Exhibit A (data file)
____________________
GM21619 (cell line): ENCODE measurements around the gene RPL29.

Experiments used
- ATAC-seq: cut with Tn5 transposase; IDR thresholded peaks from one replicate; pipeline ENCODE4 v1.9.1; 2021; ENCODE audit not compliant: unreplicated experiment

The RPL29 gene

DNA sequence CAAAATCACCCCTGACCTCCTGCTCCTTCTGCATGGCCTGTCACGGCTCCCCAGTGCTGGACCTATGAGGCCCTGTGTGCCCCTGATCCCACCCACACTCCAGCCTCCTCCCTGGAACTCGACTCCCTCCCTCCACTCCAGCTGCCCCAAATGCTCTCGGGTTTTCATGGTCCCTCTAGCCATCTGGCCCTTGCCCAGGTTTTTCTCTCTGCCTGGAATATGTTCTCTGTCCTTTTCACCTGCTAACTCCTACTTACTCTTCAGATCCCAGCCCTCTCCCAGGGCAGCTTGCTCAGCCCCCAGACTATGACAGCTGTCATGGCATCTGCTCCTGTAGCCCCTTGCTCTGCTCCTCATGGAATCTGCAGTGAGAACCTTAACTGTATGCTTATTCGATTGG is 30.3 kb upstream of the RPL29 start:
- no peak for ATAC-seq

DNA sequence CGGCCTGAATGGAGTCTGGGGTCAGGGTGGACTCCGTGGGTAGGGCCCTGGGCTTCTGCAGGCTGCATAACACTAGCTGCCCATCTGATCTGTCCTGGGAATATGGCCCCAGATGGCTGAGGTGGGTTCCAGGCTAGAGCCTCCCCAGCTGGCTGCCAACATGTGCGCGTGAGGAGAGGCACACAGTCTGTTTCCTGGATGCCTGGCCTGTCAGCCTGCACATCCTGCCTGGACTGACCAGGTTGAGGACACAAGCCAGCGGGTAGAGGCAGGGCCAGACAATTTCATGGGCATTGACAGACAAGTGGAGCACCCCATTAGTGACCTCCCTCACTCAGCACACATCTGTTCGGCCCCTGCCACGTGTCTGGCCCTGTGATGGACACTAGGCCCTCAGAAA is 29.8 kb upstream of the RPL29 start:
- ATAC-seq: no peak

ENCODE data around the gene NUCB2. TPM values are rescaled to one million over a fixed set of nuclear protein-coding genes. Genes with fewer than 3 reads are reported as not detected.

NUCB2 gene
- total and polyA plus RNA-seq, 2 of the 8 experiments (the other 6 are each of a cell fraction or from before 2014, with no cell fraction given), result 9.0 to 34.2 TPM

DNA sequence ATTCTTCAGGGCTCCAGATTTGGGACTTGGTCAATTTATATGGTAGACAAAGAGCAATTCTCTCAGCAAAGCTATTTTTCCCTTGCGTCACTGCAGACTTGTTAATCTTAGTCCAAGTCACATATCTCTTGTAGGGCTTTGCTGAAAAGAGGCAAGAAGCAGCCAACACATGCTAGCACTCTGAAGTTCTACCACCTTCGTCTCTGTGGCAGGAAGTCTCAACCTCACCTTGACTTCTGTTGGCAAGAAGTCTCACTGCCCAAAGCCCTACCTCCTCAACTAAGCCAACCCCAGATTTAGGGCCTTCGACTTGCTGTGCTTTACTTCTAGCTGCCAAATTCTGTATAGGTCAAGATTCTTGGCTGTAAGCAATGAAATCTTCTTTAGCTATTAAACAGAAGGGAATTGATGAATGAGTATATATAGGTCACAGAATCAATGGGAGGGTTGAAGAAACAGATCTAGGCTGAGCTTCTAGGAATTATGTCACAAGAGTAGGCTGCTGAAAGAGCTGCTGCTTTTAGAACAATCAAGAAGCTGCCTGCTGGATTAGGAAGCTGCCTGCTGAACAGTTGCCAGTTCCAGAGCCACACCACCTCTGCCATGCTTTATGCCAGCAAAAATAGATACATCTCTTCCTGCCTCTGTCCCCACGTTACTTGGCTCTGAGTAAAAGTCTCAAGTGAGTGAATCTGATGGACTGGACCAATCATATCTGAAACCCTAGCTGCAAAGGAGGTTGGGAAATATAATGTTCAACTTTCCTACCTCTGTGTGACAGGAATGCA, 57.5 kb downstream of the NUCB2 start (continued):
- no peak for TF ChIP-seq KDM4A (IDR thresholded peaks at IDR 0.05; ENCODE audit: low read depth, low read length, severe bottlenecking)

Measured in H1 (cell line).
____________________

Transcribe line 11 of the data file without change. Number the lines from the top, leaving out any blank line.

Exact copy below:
- total and polyA plus RNA-seq, 2 of the 8 experiments (the other 6 are each of a cell fraction or from before 2014, with no cell fraction given), result 9.0 to 34.2 TPM